Also try Oscypek cheese if you get the chance. It is similar but produced with sheep’s milk instead of cow’s milk and is only available April through October.
Obwarzanek (“the Kraków pretzel”) is a ring-shaped bread that is somewhat of a mix between a pretzel and a bagel, topped with salt, sesame seeds or poppy seeds. You’ll find them everywhere – in every café and on every street corner. There is no shortage of Obwarzanek, which is good because they are delightful.
On a somber note, Kraków is an hour’s drive from Auschwitz-Birkenau, the largest German Nazi concentration camp.
Renting a car is an option should you chose to do so, but traveling to Auschwitz via public bus from Kraków is a simple and cheap alternative. We rode the Lajkonik bus, which left Kraków MDA bus station at 7:10 a.m. and brought us directly to the main entrance of Auschwitz at 8:35 a.m.
We booked our bus tickets to Auschwitz in advance online, but it is no problem to buy them in person as well — just make sure you have the proper amount of cash for the bus driver. A one-way ticket from Kraków to Auschwitz was 15,00 złoty, which cost us approximately $4 at the posted exchange rate. More information on the bus may be found online.
Touring Auschwitz without a guide is free but requires a reservation, as a limited number of people are permitted inside at one time. You may also reserve a guided tour for a fee. All of this may be done at the Auschwitz website. Pay close attention to the details — visitors without a guide are only allowed during certain hours, so plan your visit accordingly.
Be sure to visit Birkenau as well, the extermination camp down the road from Auschwitz. A free shuttle bus runs in between the two sites several times each hour, and no ticket or guide is required to enter Birkenau.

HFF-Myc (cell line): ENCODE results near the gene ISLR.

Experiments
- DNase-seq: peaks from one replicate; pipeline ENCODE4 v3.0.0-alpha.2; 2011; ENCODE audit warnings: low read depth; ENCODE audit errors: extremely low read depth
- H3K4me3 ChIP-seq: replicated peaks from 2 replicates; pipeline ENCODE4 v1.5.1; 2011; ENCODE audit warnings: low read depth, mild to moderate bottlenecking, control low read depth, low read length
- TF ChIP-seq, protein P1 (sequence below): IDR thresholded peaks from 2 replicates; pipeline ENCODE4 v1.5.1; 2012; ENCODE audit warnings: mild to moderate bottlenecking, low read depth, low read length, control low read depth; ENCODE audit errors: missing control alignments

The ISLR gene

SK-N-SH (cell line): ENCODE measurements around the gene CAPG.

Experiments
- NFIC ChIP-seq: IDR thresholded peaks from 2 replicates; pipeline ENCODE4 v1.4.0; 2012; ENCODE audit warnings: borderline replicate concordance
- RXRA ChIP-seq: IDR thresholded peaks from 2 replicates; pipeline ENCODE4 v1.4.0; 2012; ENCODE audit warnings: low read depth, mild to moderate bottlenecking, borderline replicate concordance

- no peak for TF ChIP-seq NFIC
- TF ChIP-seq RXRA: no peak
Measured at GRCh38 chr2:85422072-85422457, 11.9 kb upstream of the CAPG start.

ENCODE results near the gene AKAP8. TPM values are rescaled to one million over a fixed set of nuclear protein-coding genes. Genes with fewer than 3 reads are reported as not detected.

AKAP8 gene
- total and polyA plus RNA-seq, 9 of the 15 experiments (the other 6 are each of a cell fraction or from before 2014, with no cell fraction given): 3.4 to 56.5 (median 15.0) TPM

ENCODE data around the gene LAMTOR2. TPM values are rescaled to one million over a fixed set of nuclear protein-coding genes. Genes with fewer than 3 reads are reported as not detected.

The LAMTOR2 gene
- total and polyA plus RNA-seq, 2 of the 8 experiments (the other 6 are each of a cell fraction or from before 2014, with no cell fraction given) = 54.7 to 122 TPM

Visiting Auschwitz was as amazing as it was traumatizing. There are items and belongings on display ranging from shoes to human hair, prisoner starvation cells with markings on the walls, gas chambers where thousands of lives were taken daily, a crematorium full of furnaces for human bodies and so much more.
I could talk at length about our experience at Auschwitz – instead, I’ll simply encourage anyone reading this to experience it for themselves. Make the trip. It will be an emotional, educational journey you won’t soon forget.
For planning purposes: We spent about four hours between Auschwitz and Birkenau. We probably could have spent longer but it was very cold, and most of the memorial is not indoors or in a heated setting. The benefit of visiting early on a cold, winter day was the reduced crowd. We had entire exhibits, gas chambers and barracks buildings to ourselves which made our visit even realer, and even eerier.
Tour Wieliczka Salt Mine
Wieliczka Salt Mine, right on the outskirts on Kraków, is one of the world’s oldest operating salt mines. Excavation began in the 13th century and the mine was used for commercial salt mining until the 1990s. It is now an official Polish historical monument offering tours to visitors.
Inside the 327-meter deep mine, visitors have a chance to see exhibits on the history of the mine, an underground lake, statues carved from rock salt and an extravagant subterranean chapel. The 2.2-mile guided tour took approximately two hours to complete, with an optional museum portion at the end. It’s quite incredible to get a glimpse of this underground world.
It was a weekend well spent, but there were bits of Kraków we did not have the opportunity to explore, such as the Jewish Quarter or Schindler’s Factory.
I suppose that means we’ll be back again, because Kraków is a city so nice it’s worth visiting twice.